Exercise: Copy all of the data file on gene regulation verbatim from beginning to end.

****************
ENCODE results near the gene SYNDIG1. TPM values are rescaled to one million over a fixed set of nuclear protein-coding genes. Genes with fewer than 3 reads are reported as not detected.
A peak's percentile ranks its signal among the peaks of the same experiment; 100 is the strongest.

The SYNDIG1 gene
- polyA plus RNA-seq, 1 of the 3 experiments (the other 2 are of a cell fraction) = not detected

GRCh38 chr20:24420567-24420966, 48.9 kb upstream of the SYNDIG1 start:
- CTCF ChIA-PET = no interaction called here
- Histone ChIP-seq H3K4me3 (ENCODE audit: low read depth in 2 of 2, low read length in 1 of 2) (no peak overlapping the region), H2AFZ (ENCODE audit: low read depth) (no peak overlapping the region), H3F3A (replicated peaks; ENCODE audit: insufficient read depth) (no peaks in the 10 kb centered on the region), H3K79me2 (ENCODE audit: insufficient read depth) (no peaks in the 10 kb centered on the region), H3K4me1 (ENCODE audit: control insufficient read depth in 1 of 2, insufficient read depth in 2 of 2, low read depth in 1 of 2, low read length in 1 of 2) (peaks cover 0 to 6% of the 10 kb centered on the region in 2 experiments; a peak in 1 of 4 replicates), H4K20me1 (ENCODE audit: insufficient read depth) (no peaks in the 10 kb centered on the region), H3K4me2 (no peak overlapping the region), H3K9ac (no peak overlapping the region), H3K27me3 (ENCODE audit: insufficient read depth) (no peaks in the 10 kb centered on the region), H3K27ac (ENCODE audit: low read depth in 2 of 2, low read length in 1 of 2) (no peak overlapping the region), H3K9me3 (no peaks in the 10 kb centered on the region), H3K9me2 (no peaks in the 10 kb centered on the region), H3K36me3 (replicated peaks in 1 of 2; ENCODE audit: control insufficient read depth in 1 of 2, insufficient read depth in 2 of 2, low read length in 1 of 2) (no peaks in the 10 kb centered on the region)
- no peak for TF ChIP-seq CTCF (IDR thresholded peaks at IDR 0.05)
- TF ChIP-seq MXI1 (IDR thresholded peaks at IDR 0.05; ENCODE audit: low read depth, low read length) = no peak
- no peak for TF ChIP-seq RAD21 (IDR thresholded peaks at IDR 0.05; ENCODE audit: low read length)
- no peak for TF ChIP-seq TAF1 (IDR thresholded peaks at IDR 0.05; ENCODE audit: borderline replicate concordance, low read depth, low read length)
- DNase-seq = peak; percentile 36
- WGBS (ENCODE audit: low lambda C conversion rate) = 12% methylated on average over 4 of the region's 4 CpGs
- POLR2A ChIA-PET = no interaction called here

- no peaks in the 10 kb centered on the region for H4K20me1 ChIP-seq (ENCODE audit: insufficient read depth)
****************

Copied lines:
ENCODE results near the gene SYNDIG1. TPM values are rescaled to one million over a fixed set of nuclear protein-coding genes. Genes with fewer than 3 reads are reported as not detected.
A peak's percentile ranks its signal among the peaks of the same experiment; 100 is the strongest.

The SYNDIG1 gene
- polyA plus RNA-seq, 1 of the 3 experiments (the other 2 are of a cell fraction) = not detected

GRCh38 chr20:24420567-24420966, 48.9 kb upstream of the SYNDIG1 start:
- CTCF ChIA-PET = no interaction called here
- Histone ChIP-seq H3K4me3 (ENCODE audit: low read depth in 2 of 2, low read length in 1 of 2) (no peak overlapping the region), H2AFZ (ENCODE audit: low read depth) (no peak overlapping the region), H3F3A (replicated peaks; ENCODE audit: insufficient read depth) (no peaks in the 10 kb centered on the region), H3K79me2 (ENCODE audit: insufficient read depth) (no peaks in the 10 kb centered on the region), H3K4me1 (ENCODE audit: control insufficient read depth in 1 of 2, insufficient read depth in 2 of 2, low read depth in 1 of 2, low read length in 1 of 2) (peaks cover 0 to 6% of the 10 kb centered on the region in 2 experiments; a peak in 1 of 4 replicates), H4K20me1 (ENCODE audit: insufficient read depth) (no peaks in the 10 kb centered on the region), H3K4me2 (no peak overlapping the region), H3K9ac (no peak overlapping the region), H3K27me3 (ENCODE audit: insufficient read depth) (no peaks in the 10 kb centered on the region), H3K27ac (ENCODE audit: low read depth in 2 of 2, low read length in 1 of 2) (no peak overlapping the region), H3K9me3 (no peaks in the 10 kb centered on the region), H3K9me2 (no peaks in the 10 kb centered on the region), H3K36me3 (replicated peaks in 1 of 2; ENCODE audit: control insufficient read depth in 1 of 2, insufficient read depth in 2 of 2, low read length in 1 of 2) (no peaks in the 10 kb centered on the region)
- no peak for TF ChIP-seq CTCF (IDR thresholded peaks at IDR 0.05)
- TF ChIP-seq MXI1 (IDR thresholded peaks at IDR 0.05; ENCODE audit: low read depth, low read length) = no peak
- no peak for TF ChIP-seq RAD21 (IDR thresholded peaks at IDR 0.05; ENCODE audit: low read length)
- no peak for TF ChIP-seq TAF1 (IDR thresholded peaks at IDR 0.05; ENCODE audit: borderline replicate concordance, low read depth, low read length)
- DNase-seq = peak; percentile 36
- WGBS (ENCODE audit: low lambda C conversion rate) = 12% methylated on average over 4 of the region's 4 CpGs
- POLR2A ChIA-PET = no interaction called here

- no peaks in the 10 kb centered on the region for H4K20me1 ChIP-seq (ENCODE audit: insufficient read depth)